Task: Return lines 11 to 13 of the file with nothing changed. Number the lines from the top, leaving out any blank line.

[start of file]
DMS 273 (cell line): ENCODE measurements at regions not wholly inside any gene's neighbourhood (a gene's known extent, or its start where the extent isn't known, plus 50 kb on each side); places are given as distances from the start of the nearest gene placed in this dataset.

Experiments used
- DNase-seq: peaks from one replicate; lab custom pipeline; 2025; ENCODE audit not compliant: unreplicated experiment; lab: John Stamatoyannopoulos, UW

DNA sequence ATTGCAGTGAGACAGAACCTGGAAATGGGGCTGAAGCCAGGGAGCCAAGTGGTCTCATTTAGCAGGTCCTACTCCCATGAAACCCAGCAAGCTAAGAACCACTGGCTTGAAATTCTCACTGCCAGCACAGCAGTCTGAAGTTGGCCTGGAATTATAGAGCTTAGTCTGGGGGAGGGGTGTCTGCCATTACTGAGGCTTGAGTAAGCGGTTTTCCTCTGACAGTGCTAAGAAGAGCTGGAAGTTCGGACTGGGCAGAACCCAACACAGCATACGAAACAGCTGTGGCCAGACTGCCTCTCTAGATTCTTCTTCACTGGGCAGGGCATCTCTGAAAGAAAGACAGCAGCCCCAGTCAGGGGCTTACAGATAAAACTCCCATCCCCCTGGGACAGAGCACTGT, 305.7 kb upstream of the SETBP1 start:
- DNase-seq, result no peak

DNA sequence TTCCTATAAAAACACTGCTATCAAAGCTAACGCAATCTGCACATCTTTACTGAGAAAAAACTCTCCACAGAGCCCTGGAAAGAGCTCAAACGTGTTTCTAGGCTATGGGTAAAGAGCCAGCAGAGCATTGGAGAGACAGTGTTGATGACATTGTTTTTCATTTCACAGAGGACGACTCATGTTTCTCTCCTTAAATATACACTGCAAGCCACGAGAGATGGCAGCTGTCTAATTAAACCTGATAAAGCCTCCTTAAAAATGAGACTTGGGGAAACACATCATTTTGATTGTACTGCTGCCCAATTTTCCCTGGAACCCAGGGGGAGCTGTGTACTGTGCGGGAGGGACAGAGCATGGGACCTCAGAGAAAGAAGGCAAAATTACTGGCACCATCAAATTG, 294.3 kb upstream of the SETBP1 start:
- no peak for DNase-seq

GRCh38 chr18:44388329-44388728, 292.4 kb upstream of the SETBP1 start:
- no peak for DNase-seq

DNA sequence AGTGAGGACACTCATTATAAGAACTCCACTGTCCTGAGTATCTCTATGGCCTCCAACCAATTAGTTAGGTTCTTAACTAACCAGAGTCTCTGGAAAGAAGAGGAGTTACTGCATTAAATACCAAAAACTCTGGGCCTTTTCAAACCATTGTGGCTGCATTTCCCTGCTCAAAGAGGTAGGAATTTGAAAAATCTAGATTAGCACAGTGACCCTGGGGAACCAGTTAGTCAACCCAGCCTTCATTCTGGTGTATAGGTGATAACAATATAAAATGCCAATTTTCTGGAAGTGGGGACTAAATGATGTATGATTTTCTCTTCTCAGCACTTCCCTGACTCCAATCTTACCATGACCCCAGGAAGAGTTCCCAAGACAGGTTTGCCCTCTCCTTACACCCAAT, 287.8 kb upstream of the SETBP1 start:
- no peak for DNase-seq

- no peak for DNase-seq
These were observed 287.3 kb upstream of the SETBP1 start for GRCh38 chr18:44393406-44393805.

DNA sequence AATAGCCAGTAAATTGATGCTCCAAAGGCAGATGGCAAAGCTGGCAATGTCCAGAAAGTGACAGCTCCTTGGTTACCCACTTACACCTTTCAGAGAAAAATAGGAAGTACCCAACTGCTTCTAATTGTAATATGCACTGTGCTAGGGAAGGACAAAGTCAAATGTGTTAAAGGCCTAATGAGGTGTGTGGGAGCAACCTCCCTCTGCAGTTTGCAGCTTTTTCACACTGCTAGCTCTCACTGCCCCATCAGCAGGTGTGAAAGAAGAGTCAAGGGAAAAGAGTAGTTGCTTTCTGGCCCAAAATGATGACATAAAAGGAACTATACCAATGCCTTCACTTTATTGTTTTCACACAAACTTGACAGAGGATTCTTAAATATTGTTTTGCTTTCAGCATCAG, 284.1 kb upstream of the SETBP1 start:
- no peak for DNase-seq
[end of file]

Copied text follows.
- no peak for DNase-seq

- no peak for DNase-seq
These were observed 287.3 kb upstream of the SETBP1 start for GRCh38 chr18:44393406-44393805.